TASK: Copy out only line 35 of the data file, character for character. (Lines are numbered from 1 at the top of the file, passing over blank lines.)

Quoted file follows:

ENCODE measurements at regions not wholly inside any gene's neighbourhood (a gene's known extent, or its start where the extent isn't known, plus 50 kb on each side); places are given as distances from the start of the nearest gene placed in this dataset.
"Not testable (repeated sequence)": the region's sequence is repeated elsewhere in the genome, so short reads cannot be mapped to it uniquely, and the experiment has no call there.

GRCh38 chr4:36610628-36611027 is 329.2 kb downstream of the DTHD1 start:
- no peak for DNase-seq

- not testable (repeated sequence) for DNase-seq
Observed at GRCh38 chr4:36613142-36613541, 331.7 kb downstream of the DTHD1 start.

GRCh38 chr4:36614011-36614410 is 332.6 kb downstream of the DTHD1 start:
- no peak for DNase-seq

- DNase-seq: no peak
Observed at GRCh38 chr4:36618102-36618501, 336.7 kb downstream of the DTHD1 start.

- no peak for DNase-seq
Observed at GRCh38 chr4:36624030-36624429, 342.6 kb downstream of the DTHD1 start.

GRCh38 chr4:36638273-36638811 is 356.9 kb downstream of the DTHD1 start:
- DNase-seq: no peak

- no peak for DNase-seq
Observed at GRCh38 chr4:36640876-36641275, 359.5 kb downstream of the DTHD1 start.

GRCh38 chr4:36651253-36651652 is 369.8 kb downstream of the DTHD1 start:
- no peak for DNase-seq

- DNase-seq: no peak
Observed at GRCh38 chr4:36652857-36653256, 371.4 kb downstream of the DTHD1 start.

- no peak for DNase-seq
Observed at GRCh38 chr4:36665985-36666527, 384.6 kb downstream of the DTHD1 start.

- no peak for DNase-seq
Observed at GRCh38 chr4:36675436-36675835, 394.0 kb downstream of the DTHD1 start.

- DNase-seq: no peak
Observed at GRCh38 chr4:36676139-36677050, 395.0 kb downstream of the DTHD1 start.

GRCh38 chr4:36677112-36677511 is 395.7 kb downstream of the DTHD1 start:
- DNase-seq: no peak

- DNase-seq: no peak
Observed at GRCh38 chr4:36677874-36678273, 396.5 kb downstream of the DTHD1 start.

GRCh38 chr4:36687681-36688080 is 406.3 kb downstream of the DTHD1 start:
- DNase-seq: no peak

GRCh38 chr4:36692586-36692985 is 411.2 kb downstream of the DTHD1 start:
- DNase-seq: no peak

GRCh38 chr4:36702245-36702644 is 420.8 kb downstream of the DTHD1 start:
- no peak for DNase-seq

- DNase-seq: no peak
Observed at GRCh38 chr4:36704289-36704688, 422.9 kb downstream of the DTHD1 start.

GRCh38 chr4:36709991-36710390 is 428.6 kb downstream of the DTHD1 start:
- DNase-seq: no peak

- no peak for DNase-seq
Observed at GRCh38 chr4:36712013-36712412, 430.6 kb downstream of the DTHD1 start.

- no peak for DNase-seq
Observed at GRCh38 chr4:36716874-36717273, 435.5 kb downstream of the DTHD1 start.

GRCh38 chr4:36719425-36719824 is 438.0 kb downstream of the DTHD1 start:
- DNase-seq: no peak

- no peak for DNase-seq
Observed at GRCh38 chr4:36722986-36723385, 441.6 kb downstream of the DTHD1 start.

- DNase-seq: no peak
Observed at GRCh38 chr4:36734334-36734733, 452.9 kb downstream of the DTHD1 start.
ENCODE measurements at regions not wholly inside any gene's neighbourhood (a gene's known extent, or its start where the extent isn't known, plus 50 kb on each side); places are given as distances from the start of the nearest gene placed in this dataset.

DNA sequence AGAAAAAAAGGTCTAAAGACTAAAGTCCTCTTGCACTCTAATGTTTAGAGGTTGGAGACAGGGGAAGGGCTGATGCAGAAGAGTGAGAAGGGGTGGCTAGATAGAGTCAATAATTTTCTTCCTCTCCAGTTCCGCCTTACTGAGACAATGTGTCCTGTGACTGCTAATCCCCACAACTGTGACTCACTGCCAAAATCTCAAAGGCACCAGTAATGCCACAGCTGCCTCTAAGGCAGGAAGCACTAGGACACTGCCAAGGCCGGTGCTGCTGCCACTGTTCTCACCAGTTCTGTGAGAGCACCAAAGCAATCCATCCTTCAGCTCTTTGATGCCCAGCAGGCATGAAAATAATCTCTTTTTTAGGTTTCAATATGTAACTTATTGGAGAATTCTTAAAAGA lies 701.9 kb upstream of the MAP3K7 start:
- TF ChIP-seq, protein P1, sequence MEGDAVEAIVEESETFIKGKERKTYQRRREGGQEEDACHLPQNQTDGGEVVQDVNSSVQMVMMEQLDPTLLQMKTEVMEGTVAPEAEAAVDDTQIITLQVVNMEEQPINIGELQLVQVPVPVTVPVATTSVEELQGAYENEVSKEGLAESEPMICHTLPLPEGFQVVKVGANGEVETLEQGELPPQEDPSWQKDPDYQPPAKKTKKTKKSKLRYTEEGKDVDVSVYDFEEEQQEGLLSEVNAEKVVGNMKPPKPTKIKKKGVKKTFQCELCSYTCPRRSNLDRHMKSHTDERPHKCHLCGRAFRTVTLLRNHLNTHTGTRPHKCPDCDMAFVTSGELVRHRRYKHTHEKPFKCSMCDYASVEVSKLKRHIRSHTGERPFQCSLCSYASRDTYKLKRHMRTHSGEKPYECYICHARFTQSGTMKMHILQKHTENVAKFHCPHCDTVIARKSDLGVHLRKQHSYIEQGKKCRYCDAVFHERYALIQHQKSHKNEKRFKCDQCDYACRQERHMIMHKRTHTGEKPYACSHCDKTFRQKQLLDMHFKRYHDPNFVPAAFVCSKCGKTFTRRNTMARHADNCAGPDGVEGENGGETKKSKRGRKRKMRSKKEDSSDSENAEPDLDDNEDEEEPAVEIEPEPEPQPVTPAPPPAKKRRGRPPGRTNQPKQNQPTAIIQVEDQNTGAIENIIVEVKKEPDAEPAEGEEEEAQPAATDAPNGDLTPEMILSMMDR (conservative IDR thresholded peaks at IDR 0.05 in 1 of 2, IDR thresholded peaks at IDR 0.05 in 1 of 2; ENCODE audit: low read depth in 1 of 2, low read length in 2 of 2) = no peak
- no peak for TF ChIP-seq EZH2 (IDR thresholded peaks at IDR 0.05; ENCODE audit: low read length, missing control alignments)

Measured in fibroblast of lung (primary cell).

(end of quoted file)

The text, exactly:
GRCh38 chr4:36702245-36702644 is 420.8 kb downstream of the DTHD1 start: